Greedy For Grace
By Author Susan Tassone

St. Joseph Caffaso was called a "glutton for indulgences" as a means for both avoiding Purgatory himself and for helping the souls in purgatory speedily attain Heaven. We, too, must be greedy for grace for the holy souls. We must pray to live and die in the state of grace. We must become a "glutton" for spiritual sacrifices.

A new Plenary Indulgence to mark the Year of the Eucharist has been established to help the faithful grow in "Mystery of Faith." The late Pope John Paul II approved a special plenary indulgence to mark the Year of the Eucharist.

But first let us define what is an Indulgence?

An indulgence is a remission before God of the temporal punishment due to sins whose guilt has already been forgiven. The faithful Christian who is duly disposed gains under certain prescribed conditions through the actions of the Church dispenses and applies with authority the treasury of the satisfactions of Christ and the saints.

An indulgence is partial or plenary according as it removes either part or all of the temporal punishment due to sin. Indulgences cannot be applied to the living, but only to the one doing the work or to the dead. Catholics alone can gain indulgences fulfilling certain conditions for receiving a Plenary indulgence:

Reception of sacramental confession
Reception of Holy Communion

Performance of a work while in a state of grace i.e., (Stations of the Cross, Adoration, recitation of Rosary)
prayer for the Pope's intentions
All conditions must be met within eight days prior to or after the work Have no attachment to sin (even venial)

For a partial indulgence, the work must be done while in a state of grace and with the general intention of earning an indulgence. For additional information read the Catechism of the Catholic Church.

Another great resource is The Handbook of Indulgences Norms and Grants published by Catholic Book Publishing Co. in New York. Everything concerning indulgences and the numerous ways and means you can obtain them is listed.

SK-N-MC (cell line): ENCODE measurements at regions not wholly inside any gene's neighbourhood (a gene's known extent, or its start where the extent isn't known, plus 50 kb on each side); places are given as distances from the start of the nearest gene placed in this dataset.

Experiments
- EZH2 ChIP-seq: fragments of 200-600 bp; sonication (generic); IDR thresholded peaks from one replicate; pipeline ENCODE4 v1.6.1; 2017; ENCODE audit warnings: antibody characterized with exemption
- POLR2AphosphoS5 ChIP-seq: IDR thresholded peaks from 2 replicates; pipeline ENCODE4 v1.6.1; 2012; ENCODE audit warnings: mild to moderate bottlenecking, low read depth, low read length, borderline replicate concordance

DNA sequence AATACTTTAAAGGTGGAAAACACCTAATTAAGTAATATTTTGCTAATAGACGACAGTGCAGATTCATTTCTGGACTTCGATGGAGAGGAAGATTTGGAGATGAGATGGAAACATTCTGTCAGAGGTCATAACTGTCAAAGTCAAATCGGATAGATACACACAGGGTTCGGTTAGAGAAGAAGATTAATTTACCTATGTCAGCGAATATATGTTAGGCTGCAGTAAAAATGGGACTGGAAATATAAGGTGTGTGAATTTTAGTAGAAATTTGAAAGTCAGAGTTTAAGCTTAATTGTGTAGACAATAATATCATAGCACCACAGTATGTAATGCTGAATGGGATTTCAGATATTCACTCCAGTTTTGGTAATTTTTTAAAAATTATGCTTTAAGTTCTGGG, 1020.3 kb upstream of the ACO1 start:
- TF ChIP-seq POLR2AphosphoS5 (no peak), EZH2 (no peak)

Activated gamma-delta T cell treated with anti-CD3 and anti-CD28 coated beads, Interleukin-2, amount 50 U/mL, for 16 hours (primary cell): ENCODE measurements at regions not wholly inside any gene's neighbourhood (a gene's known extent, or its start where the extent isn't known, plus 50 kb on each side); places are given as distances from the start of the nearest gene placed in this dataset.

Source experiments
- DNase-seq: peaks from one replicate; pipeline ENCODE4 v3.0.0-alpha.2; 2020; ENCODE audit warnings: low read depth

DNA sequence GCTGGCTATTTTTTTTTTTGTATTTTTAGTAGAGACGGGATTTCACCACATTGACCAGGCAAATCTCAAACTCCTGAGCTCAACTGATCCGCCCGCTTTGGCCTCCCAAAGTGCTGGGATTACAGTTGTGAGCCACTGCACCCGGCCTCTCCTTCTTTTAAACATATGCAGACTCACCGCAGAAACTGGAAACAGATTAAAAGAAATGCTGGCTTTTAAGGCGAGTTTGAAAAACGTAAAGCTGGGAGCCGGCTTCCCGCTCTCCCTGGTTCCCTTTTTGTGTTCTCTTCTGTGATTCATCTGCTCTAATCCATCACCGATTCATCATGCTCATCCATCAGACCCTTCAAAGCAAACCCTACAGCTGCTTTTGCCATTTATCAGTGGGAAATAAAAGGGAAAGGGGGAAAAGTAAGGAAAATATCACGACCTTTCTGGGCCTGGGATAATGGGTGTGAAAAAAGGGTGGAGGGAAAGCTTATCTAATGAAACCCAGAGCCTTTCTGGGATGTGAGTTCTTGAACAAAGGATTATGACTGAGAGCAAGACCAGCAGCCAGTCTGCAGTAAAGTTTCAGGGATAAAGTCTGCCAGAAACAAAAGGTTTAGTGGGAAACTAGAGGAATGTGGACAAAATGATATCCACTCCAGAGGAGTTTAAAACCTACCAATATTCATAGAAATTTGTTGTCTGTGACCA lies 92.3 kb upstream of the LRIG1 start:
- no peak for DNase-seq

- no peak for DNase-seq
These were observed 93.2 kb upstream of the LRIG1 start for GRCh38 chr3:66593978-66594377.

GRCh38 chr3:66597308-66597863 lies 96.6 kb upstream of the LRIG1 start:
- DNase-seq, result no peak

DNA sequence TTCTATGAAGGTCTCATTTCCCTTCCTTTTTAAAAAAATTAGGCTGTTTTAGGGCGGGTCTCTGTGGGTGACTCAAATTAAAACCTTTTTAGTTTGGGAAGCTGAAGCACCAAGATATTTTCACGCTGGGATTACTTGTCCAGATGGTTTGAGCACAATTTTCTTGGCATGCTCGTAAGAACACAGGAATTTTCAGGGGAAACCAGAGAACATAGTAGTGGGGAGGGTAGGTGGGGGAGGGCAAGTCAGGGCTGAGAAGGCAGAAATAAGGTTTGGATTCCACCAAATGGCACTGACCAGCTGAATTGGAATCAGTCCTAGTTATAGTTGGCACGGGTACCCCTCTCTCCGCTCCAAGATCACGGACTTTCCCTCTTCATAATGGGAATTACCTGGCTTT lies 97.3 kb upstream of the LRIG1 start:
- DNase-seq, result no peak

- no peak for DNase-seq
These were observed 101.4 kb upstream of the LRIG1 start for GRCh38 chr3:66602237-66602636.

We have a treasure house of indulgences to be gained for your soul and the souls of our beloved dead. Everything from Litanies, prayers, hymns, renewal of Baptismal vows that we are doing during Mass at Easter, visiting cemeteries, and the list goes on.

Why do we have indulgences?

The purpose of indulgences is to make up for penances omitted, or poorly done, or too light in comparison with the enormity of the sins. Indulgences arise from the mercy of Jesus; that is, with them we can satisfy our debts.

John Cardinal Newman said, "The smallest venial sin rocks the foundations of the created world." That is, even our smallest sins can cause devastating consequences in creation; famine, disease, natural disaster. However, through God's grace, the holiness even of the lowliest saint far exceeds the harm even the greatest sinner can do. The graces won by Christ and the saints are an infinite treasure that can be used to heal the wounds of the world. God intends to use this treasury.

An indulgence, then, applies the graces won by Christ and the saints to the world so as to heal the wounds we caused by our sins. When I perform an indulgenced act, I act in obedience to God through His Church. A plenary indulgence heals all of the effects of one person's sins. A partial indulgence heals part of the effects. I can win indulgences only for myself or those in Purgatory.

In granting indulgences the Church does a holy and wholesome thing:

She acts according to the merciful spirit of Jesus who was all compassion for poor sinners.
The Church fulfills a command for reconciling man with God.
It is dogma that the Church can grant indulgences.

We can do this repair work here on earth or in Purgatory. By going to confession regularly, one can obtain many plenary indulgences thereby healing all the effects of one's sins. So solicitous was St. Alphonsus about gaining indulgences that, after his death, several indulgenced articles were found on him. The saint had always carried them wherever he went in order to gain as many indulgences as possible.

We ourselves have many debts with God, and many souls in purgatory await our charity. What more do we need to motivate us? The supreme facility with which indulgences can be gained ought to make us solicitous as industrious bees.

With supreme charity, St. Mary Magdalene de Pazzi had assisted at the death of one of her sisters in the order. Not content to offer only the usual suffrages, the members of the community also applied to the departed soul the holy indulgences they had gained that day. St. Mary Magdalene saw the sister's soul ascending toward heaven to receive the crown of eternal glory.

"Farewell, Sister!" exclaimed the Saint. While she was speaking, Jesus appeared to console her, declaring it was because of the indulgences, that this soul had been so swiftly released from Purgatory and admitted into paradise. As a result, such a fervor for gaining indulgences was enkindled in that convent that the sisters became almost scrupulous about neglecting even one.

May a spark of that holy fervor be lit in our own breast and fanned into a bright flame.

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